(Some of the information for this post was obtained from Hawthorne Canal – the history of Long Cove Creek, written by Mark Sabolch and published by the Ashfield & District Historical Society in association with the Inner West Environmental Group in 2006)

Maria in white

The intersection of two backstreets in Newtown is a smeary mess of white paint, but walk around it and you will find the right angle to decipher the name ‘Maria’. Close by, ‘Jen’ has written her name more neatly. What inspired Maria and Jen to leave their autographs here? Probably a tin of white paint found discarded nearby. There is no sign of the paint can now, but  the offending ‘paintbrushes’ are still on display – branches nicked from a shrub in someone’s garden, defiantly attached to a light pole on the corner.

May Lane

The wall art in May Lane is often in the news. This time it’s on page three of the Sydney Morning Herald because there is going to be a national tour of panels from this laneway in St Peters, setting off in October. It all started about five years ago with Tuli Balog encouraging graffiti writers to do pieces on the wall of his picture-framing factory. Kurt Iveson has written about it in his book Publics and the city (Blackwell Publishing, 2007).

But the graffiti on the pavement in May Lane is never mentioned. Walk up and down the lane, though, and you will find all sorts of deliberate and accidental art decorating the gutters, along with the signatures of people whose wall pieces have long since been covered over.

POSTSCRIPT  – Since I wrote this post, May Lane has become the subject of discussion at Marrickville Council (not for the first time). Here’s a report by an onlooker of the discussion at the meeting on 9 November 2010. It’s on the Saving Our Trees website, although I don’t quite get the connection.

Eco-cycle rapists

This inscription has me baffled. Godot, the graffiti-spotting cabbie, saw it first and posted on his Flickr site. It’s in Wilson Street, Darlington, near Eveleigh, and it reads Eco-cycle Rapists. The style of writing is accomplished and familiar but what does it mean? Who or what is it defaming – or advertising?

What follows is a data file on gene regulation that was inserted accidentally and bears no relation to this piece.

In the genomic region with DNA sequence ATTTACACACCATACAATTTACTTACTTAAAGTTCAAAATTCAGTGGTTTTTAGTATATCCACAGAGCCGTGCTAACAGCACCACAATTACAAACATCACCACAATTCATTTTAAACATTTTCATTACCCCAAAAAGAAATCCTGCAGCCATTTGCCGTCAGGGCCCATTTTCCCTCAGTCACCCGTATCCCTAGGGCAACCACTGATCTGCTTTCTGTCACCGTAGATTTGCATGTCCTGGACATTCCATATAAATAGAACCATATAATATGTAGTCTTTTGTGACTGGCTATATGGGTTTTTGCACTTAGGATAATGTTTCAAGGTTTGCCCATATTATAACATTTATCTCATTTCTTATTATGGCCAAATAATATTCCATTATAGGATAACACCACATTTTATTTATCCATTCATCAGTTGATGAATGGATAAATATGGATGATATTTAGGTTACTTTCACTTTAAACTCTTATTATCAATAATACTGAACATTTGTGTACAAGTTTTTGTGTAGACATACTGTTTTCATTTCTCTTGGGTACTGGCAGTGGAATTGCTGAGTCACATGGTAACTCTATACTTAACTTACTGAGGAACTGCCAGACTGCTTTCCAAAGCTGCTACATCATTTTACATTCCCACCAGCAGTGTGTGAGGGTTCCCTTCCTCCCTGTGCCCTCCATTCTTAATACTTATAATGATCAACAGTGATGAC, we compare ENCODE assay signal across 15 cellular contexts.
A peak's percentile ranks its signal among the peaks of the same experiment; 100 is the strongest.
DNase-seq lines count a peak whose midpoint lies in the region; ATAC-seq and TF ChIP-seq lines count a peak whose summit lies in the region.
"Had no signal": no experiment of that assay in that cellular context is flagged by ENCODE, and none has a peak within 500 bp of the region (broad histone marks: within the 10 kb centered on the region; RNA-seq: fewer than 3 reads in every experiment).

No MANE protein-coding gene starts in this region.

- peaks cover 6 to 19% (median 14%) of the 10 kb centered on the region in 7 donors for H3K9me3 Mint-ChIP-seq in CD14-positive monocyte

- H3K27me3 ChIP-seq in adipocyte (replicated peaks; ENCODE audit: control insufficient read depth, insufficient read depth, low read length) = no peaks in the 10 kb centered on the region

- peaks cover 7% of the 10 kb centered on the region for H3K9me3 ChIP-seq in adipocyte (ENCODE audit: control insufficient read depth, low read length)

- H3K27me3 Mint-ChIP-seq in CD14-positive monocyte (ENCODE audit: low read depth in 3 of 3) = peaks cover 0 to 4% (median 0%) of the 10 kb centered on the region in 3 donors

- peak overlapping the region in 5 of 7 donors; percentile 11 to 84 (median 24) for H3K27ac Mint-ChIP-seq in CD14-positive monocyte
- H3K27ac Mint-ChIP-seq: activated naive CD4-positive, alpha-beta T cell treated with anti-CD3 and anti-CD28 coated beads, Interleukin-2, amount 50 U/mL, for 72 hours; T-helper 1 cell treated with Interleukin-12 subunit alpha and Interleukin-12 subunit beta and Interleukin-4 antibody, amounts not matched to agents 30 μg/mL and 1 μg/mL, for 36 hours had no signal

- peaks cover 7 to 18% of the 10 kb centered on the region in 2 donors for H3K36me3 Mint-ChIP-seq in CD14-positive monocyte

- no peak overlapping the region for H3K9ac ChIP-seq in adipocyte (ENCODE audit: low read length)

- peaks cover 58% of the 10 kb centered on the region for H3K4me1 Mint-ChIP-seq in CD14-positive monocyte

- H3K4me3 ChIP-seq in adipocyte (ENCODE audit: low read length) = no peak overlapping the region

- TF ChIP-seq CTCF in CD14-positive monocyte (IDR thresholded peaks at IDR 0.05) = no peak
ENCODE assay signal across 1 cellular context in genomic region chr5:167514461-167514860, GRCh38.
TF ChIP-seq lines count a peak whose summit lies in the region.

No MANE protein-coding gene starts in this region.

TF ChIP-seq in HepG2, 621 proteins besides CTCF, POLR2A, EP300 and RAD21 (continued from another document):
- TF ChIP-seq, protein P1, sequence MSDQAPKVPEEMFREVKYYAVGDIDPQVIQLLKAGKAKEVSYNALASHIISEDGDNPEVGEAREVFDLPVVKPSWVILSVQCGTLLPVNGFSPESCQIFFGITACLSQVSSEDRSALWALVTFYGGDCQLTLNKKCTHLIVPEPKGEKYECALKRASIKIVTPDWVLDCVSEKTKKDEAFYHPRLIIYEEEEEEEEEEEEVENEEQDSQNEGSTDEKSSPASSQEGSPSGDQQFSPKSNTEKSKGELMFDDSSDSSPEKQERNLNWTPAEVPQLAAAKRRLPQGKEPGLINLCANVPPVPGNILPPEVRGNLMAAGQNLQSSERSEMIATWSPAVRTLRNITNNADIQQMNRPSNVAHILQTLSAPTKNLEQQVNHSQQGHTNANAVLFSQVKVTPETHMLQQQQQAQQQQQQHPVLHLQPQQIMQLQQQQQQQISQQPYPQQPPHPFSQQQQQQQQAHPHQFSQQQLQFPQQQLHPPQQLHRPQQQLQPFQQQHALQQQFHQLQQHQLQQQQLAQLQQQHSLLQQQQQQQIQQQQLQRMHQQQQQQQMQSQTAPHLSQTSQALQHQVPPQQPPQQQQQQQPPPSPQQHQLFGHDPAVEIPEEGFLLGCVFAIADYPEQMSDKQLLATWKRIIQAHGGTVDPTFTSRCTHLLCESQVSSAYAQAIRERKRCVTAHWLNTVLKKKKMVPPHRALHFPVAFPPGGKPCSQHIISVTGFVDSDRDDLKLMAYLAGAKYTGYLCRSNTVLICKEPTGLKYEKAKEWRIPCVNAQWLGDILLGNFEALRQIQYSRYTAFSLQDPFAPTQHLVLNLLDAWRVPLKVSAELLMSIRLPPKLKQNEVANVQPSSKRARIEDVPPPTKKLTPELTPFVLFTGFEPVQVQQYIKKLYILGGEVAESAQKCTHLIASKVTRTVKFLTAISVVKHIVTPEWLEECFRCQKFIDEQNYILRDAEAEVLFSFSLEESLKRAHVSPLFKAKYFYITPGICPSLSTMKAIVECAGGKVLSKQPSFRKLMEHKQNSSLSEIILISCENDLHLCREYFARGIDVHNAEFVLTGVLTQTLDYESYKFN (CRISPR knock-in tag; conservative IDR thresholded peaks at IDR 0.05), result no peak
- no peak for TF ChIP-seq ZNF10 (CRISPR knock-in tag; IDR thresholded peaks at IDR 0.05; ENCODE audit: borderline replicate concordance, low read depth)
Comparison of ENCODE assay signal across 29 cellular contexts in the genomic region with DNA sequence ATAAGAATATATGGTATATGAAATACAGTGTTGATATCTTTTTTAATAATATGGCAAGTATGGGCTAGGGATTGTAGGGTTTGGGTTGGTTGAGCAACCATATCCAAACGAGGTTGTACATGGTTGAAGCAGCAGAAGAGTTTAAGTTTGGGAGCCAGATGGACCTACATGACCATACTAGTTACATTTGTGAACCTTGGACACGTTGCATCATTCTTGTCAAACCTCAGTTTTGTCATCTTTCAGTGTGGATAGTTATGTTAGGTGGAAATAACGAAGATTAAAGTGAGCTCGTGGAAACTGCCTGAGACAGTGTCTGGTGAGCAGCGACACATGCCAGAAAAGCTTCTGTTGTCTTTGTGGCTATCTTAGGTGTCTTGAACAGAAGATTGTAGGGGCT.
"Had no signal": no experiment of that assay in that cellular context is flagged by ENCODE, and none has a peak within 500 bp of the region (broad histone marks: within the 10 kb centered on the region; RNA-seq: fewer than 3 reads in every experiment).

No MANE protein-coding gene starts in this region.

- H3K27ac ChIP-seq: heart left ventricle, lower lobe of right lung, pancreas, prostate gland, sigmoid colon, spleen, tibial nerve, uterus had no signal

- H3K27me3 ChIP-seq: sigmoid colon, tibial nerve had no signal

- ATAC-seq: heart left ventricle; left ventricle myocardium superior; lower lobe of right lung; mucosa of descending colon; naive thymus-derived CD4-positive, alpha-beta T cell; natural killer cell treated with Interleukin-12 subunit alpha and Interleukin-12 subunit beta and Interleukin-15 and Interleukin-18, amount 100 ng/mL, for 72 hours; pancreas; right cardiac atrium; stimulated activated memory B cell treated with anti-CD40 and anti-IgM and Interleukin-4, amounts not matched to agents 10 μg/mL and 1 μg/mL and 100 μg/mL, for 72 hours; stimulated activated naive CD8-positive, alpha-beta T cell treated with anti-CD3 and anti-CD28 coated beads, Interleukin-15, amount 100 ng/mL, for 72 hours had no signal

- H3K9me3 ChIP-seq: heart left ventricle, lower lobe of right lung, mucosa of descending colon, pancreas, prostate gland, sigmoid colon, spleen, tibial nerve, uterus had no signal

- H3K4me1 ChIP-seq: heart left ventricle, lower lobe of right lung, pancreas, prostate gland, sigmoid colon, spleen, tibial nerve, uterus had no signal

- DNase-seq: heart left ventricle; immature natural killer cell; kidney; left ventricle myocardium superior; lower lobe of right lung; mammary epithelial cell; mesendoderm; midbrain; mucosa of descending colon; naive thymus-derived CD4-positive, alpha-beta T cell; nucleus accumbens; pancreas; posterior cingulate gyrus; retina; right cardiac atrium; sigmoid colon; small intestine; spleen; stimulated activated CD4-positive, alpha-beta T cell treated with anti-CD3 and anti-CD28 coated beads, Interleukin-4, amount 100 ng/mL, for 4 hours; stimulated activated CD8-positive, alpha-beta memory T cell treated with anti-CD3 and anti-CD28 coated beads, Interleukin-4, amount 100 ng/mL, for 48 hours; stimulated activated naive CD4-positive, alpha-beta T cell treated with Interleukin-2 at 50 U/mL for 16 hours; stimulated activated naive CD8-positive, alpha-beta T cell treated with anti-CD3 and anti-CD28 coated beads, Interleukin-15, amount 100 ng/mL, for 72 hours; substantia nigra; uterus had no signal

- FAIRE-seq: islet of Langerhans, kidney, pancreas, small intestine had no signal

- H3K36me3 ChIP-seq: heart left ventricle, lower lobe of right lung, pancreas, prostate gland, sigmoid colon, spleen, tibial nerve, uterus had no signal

(Eco Cycle, by the way, is the brand name of an electic-powered bicycle that has a “rechargeable lithium battery and electric motor which cuts in when you flake out”).

Wilson Street was a popular inner western route to the city long before it was officially stamped as such with the large white bicycle stencils. Dozens of cyclists earnestly pedal over these words daily. Do they notice them?

Crime story

Princes Highway at Brodie Sparks Drive, Wolli Creek, January 2010

See, there were these armed robbers being chased by police, and they ran a red light and crashed into another car, and two people were trapped in the wreckage. And the robbers, see, they jumped out of their stolen car, and … well, if you can’t read all this off the yellow marks sprayed by police on Princes Highway at Arncliffe, then you’d better look it up in the paper.

Mauvin’ on

That party in Enmore. It’s still going. Only at some stage it turned into a Bon Voyage Party. Having wished ‘Neill Bourke’ Happy Birthday the appendage-challenged gnome is now waving farewell. ‘Bye Bourkes XOX’, he’s saying.

The remote is by Numb (that’s Will Coles). The gnome is by Hazzy Bee. Thanks to Godot, the cabbie and graffiti blogger for this information. Here’s Godot’s Wallup blog, and here’s his Zombie film of Sydney Street Art.

Parkour in Macquarie Street

Macquarie Visions is a series of light installations on buildings in Sydney that “celebrate the 200th anniversary of Australian visionaries Governor Lachlan and Elizabeth Macquarie – the ultimate Sydney power couple” as part of the Vivid Sydney Festival.

We went along to have a look one night last week when the rain had abated, but as we watched the coloured words and pictures play over the façade of the Conservatorium of Music, I realised we were standing on what was, to me, a more interesting piece of text – Parkour is sexy. It was not easy to photograph in the dark with my little camera, but I had to have it. Pavement graffiti this large is unusual in the centre of the city.

How long ago was it painted? Was it done to celebrate some parkour event? And the big question – is parkour really sexy? For whom – the perpetrators or the spectators?